Why the jacket vents?

A comment on my Kingsman post sparked an interesting conversation with a friend about how tailored clothing should be both practical and look good.

The question came up: Why vents on a jacket?

It's interesting to note that in a period known for its full cut, pleated trousers (1930s-1950s) the fashion was to have no vents at all on a jacket. This is a curious juxtaposition to me, especially when one considers that men used to wear suits the same way most men now wear jeans and a t-shirt. What baffles me even more are the jackets that had a bi-swing back yet still no vents! Why give freedom of movement in a couple areas but not in another?

Searching the internet has yielded very few real answers, except for the assertion that cinematographers believed ventless jackets filmed cleaner. Whatever that means. Though it's safe to say film had an influence on fashion, perhaps more than it does now in the age of internet, I don't quite think that's the end of the story. Some have claimed that vents are a relatively recent innovation, but that makes little sense as well. Just in the previous decade (1920s), all jackets had a long single vent. Furthermore, all the tailored clothing we now think dressed up was derived from sporting clothes; namely shooting or horseback riding. Those certainly had vents for movement. In short, I'm uncertain why this trend started or lasted so long. Even into the 1960s some suit or sport jackets were being made without vents.

Generally, I follow the guidelines that tuxedos/dinner jackets can be ventless or have double vents, single breasted suits and sport coats can have single or double vents, and double breasted suits and sport coats should always have double vents.

A lot of great things were innovated for menswear in the 1930s. I don't think ventless jackets were one of them. They restrict your movement, place more stress on the buttons, and wrinkle more easily. I used to think otherwise when I was heavy into the vintage clothing community, but now believe some things date badly for a reason.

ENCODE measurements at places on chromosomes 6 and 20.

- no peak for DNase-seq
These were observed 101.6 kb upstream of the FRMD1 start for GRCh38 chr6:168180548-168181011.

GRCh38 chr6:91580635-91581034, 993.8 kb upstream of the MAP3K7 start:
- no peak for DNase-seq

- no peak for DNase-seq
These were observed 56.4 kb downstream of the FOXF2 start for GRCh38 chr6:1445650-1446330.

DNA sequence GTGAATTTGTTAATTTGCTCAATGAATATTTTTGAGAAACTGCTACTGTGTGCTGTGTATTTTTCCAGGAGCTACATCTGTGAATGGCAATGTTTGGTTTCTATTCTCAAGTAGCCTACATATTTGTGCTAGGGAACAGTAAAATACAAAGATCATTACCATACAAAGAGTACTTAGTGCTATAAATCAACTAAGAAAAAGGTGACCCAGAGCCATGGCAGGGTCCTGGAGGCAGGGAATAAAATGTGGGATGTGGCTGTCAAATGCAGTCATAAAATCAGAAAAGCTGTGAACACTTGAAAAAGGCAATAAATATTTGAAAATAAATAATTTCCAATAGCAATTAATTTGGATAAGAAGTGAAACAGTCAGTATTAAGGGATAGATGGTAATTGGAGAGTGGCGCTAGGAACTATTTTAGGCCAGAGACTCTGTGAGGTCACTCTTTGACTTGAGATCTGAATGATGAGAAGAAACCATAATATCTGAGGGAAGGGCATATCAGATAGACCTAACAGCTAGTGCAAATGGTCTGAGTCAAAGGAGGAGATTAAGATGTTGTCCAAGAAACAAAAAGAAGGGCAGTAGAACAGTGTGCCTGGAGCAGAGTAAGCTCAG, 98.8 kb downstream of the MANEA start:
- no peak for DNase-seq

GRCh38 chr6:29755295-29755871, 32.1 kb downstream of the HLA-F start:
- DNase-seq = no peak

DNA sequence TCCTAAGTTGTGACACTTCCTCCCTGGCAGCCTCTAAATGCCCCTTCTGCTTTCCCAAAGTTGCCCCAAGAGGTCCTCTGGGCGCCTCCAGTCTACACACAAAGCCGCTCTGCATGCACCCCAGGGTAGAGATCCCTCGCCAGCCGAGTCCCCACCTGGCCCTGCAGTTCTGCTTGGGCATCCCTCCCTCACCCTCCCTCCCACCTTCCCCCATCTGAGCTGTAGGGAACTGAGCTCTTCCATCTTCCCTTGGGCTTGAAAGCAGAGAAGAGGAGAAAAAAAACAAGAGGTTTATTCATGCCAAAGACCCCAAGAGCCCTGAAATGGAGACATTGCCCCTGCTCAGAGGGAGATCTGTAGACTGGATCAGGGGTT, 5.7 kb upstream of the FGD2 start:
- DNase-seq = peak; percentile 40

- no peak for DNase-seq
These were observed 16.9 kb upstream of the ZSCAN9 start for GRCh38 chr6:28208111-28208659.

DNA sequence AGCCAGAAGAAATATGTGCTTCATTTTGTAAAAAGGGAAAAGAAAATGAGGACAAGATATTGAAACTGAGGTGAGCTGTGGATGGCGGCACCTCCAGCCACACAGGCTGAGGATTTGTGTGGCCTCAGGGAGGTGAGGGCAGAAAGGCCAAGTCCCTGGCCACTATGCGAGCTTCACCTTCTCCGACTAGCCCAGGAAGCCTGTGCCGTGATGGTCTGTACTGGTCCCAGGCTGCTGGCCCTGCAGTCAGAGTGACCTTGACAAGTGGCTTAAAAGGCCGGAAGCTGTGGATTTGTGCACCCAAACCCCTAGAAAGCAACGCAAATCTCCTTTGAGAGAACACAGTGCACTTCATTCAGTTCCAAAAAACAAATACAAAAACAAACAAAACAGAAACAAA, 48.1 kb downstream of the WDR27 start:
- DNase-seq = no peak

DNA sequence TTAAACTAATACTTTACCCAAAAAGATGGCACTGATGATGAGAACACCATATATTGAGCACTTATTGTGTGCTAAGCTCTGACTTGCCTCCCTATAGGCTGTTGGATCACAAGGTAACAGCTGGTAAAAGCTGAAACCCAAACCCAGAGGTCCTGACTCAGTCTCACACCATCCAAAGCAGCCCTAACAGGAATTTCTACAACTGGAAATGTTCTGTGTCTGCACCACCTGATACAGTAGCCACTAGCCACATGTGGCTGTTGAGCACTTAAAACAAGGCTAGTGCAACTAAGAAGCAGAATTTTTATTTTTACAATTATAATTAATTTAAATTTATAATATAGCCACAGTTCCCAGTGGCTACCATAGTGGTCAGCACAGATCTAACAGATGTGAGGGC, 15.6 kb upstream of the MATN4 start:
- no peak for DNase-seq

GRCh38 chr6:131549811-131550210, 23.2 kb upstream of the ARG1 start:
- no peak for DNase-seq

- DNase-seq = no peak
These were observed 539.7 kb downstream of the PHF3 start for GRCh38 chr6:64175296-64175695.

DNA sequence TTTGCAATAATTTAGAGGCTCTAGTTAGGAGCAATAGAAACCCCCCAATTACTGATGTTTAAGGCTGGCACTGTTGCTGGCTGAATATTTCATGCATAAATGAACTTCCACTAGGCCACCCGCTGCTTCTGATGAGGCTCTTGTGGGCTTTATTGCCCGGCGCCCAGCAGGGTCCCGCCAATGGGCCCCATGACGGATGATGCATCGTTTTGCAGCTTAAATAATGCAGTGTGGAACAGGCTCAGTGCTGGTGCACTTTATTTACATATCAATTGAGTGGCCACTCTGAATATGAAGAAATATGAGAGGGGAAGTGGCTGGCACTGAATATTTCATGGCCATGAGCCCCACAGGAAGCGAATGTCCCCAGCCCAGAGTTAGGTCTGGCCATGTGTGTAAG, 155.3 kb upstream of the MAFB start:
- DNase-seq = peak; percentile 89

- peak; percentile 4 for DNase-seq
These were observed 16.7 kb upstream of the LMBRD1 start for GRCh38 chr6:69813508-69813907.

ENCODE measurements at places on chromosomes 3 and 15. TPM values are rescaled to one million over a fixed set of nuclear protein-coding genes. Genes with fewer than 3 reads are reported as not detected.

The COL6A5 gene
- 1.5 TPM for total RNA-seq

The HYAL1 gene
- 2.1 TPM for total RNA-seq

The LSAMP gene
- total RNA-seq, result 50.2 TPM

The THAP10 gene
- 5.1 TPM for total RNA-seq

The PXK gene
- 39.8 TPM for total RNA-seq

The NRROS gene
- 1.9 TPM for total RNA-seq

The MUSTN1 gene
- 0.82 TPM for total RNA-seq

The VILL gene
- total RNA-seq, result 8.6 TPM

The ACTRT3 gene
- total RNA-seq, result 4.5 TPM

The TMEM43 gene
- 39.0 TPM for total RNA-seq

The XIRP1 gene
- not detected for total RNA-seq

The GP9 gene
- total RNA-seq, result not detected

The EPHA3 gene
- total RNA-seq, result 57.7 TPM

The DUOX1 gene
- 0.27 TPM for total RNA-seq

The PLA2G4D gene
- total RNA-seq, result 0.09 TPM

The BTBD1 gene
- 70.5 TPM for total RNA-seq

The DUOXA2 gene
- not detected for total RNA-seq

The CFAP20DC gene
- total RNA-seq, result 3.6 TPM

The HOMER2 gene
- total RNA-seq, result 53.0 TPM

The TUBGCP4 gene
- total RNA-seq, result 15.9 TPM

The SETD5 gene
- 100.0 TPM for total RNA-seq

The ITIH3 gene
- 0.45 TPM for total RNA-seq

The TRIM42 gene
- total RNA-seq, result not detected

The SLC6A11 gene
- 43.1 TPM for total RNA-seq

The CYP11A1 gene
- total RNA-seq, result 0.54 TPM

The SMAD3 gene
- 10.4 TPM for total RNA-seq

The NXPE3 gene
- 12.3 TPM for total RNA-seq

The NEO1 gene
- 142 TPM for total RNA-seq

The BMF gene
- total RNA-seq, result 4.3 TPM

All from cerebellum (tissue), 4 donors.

1. Fashion is an odd beast. It doesn't always make a lot of sense.

    I think part of the answer is that, as far as I can tell, double vents were a thirties innovation, but they appear to have remained confined to sports suits, country jackets and slowly began to gain acceptance for double breasted jackets. They were just a little too new to fully catch on.

    The single vent became less common, I suspect, for the same reason many people still aren't so keen on them these days - they don't look as good when you put your hand in your pocket and the vent pulls open. The gape is much greater than the cleaner look of double vents.

    Fashion changed and the single vent fell out of favour. The fact that suits were a bit looser fitting might have also helped here - they might have seemed not quite so necessary. Finally, I think that in British tailoring vents (single and double) have always been more common, even during periods in the 30s and 40s when the ventless look was most popular.

    1. The single vent still has a lot of presence (and did back then) but it's mostly just American clothing now. I rarely see them even on Italian suits.

      I've come to actually prefer the single over the double vent in sport jackets though. A long single vent is especially at home on a tweed hacking jacket.

      It's interesting though since, as I understand it, double breasted jackets used to have double vents by default with Savile Row tailors. They just harmonize far better with the front and the single vent doesn't work as well because of the lack of a pivot point (unlike on two or three button suits which have only one button fastened).


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